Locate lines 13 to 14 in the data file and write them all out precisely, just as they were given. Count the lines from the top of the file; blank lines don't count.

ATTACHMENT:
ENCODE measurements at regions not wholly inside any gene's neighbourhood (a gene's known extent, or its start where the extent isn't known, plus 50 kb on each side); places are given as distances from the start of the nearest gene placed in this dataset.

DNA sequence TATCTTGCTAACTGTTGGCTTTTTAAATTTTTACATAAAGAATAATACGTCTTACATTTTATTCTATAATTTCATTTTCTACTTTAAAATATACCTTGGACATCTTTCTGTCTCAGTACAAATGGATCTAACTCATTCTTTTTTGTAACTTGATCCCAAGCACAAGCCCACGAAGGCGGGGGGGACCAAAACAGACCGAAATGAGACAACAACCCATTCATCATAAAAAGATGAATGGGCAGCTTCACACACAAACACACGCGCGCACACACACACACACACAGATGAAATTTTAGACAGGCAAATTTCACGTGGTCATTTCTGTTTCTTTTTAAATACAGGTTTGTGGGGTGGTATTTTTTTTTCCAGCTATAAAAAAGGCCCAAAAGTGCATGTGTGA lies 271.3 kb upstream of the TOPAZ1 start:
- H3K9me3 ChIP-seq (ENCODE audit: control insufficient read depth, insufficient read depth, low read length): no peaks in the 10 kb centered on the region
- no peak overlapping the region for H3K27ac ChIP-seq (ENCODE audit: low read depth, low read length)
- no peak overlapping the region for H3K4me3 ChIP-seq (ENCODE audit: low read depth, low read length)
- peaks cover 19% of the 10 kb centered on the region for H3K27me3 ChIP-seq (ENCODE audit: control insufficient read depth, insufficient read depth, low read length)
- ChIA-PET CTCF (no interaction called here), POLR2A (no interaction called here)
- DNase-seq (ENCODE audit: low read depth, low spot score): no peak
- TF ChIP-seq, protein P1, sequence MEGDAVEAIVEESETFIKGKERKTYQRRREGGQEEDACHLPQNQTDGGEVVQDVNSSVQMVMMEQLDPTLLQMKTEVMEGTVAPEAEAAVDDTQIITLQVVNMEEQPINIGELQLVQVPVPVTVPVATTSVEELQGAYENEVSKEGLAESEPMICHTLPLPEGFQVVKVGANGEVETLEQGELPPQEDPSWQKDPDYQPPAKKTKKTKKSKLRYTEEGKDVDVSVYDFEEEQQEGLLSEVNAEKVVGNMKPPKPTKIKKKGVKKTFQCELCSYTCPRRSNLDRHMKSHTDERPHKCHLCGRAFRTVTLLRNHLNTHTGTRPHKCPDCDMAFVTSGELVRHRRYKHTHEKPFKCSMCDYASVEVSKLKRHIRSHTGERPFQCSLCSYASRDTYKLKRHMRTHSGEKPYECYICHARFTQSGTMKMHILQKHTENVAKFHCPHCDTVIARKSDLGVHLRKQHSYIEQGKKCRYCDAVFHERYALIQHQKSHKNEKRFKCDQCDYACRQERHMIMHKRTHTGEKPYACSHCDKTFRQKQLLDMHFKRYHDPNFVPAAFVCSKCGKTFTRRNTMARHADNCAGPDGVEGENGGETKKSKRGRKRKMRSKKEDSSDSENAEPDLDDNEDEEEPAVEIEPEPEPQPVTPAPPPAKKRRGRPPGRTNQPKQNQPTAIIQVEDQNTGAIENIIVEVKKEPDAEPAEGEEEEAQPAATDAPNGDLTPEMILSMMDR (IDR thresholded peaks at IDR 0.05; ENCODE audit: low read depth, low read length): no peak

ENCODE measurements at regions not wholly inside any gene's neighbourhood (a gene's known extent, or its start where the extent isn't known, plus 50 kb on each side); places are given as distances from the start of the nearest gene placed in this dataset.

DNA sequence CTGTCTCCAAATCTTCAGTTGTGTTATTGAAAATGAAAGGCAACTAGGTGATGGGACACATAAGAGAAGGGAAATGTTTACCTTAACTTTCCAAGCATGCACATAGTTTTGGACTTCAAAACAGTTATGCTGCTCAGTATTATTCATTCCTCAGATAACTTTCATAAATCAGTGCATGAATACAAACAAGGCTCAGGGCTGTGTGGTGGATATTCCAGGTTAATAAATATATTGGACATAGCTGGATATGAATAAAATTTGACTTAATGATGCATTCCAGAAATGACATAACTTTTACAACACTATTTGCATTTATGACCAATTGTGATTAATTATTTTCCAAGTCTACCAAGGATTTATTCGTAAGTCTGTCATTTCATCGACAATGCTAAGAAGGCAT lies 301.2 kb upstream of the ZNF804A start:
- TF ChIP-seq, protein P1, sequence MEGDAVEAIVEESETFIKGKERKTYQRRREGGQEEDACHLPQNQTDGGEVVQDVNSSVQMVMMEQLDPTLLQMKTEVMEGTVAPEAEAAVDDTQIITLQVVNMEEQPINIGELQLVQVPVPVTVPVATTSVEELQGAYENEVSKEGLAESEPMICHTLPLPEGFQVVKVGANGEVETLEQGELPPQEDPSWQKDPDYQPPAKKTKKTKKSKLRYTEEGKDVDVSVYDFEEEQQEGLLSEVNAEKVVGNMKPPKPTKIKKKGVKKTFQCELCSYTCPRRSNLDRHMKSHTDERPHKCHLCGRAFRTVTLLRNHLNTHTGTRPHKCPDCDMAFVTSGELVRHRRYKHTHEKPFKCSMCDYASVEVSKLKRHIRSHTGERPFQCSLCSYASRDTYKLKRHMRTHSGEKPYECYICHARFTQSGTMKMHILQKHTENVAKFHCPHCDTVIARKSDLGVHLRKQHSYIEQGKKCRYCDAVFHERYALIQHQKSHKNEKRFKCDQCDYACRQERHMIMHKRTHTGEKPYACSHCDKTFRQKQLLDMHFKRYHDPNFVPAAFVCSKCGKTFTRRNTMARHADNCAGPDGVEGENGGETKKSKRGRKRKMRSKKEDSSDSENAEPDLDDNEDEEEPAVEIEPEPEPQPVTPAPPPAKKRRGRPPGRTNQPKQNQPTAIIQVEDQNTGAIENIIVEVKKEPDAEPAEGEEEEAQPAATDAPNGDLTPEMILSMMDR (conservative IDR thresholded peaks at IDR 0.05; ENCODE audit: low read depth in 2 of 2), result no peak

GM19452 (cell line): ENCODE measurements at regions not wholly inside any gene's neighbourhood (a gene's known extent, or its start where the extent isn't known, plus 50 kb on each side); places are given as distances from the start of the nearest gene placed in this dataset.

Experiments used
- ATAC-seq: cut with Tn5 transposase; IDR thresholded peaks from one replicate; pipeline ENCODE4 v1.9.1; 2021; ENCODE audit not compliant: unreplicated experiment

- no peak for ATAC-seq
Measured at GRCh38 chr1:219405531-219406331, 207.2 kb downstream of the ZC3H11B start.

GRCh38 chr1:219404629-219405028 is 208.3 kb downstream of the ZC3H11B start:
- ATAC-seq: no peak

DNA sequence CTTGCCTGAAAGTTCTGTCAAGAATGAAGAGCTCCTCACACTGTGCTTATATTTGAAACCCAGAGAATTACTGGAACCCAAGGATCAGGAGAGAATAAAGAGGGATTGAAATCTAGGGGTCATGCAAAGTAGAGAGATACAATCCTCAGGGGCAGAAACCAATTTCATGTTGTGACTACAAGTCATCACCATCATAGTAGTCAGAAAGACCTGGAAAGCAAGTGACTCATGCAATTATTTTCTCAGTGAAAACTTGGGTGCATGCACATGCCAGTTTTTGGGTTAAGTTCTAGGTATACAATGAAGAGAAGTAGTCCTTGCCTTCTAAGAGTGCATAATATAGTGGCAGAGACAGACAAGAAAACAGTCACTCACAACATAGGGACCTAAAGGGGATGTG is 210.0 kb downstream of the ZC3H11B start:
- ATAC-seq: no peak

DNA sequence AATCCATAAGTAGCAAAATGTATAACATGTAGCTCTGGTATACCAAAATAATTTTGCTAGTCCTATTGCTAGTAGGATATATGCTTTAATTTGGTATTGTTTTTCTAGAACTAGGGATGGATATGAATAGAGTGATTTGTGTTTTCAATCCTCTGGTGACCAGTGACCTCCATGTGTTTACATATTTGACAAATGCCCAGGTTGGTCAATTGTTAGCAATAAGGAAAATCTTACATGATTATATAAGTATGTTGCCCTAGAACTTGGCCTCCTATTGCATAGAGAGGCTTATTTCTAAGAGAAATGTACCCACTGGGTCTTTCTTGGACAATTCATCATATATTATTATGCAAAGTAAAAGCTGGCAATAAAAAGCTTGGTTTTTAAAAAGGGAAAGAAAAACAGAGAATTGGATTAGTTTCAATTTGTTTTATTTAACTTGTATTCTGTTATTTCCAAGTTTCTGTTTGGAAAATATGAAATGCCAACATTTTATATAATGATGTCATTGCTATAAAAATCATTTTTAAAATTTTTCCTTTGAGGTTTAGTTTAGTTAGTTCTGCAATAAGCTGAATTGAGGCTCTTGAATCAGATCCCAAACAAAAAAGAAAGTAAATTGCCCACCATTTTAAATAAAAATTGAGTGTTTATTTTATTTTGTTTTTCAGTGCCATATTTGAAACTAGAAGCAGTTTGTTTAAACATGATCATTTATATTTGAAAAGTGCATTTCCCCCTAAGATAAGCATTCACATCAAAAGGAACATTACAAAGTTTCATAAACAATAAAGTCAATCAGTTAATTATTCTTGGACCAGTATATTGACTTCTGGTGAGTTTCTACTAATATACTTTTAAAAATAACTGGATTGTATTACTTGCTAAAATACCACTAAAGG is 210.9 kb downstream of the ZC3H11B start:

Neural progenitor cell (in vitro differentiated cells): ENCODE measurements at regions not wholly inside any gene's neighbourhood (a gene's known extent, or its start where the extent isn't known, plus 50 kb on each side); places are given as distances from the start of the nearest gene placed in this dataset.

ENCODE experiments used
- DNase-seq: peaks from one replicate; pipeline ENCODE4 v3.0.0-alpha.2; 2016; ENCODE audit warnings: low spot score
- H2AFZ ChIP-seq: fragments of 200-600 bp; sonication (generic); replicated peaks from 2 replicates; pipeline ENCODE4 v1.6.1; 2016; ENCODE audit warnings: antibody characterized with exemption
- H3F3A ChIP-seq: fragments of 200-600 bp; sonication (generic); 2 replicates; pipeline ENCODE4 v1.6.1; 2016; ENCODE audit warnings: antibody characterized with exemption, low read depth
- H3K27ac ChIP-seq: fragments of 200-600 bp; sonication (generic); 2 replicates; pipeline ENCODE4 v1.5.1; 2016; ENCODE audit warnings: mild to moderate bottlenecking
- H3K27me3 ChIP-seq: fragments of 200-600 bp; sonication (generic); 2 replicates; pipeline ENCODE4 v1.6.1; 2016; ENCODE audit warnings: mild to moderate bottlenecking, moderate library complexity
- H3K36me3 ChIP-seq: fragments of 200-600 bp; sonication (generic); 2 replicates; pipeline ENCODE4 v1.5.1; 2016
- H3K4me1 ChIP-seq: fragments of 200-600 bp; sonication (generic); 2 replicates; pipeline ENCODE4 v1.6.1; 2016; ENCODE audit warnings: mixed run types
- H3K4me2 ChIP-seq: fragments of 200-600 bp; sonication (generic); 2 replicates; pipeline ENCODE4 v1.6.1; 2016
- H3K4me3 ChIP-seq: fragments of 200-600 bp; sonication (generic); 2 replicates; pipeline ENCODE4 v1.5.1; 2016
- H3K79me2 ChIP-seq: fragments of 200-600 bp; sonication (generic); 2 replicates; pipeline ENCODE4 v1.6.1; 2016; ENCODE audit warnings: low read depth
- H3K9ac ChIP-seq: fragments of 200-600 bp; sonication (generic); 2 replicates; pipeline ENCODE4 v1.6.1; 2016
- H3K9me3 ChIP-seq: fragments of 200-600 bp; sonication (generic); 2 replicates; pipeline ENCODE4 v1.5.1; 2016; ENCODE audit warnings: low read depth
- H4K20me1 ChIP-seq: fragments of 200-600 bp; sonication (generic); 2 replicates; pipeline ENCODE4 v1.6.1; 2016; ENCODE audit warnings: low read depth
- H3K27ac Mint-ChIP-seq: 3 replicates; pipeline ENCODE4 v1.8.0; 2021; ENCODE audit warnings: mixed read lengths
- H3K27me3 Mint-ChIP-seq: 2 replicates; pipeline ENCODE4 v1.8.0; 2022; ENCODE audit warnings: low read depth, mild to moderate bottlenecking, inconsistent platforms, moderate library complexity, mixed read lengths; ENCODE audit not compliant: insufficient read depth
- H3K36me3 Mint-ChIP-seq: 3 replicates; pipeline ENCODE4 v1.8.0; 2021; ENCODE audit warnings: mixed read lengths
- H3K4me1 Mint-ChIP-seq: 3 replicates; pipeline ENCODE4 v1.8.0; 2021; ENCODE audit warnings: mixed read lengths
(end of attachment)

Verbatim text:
GM19452 (cell line): ENCODE measurements at regions not wholly inside any gene's neighbourhood (a gene's known extent, or its start where the extent isn't known, plus 50 kb on each side); places are given as distances from the start of the nearest gene placed in this dataset.

Experiments used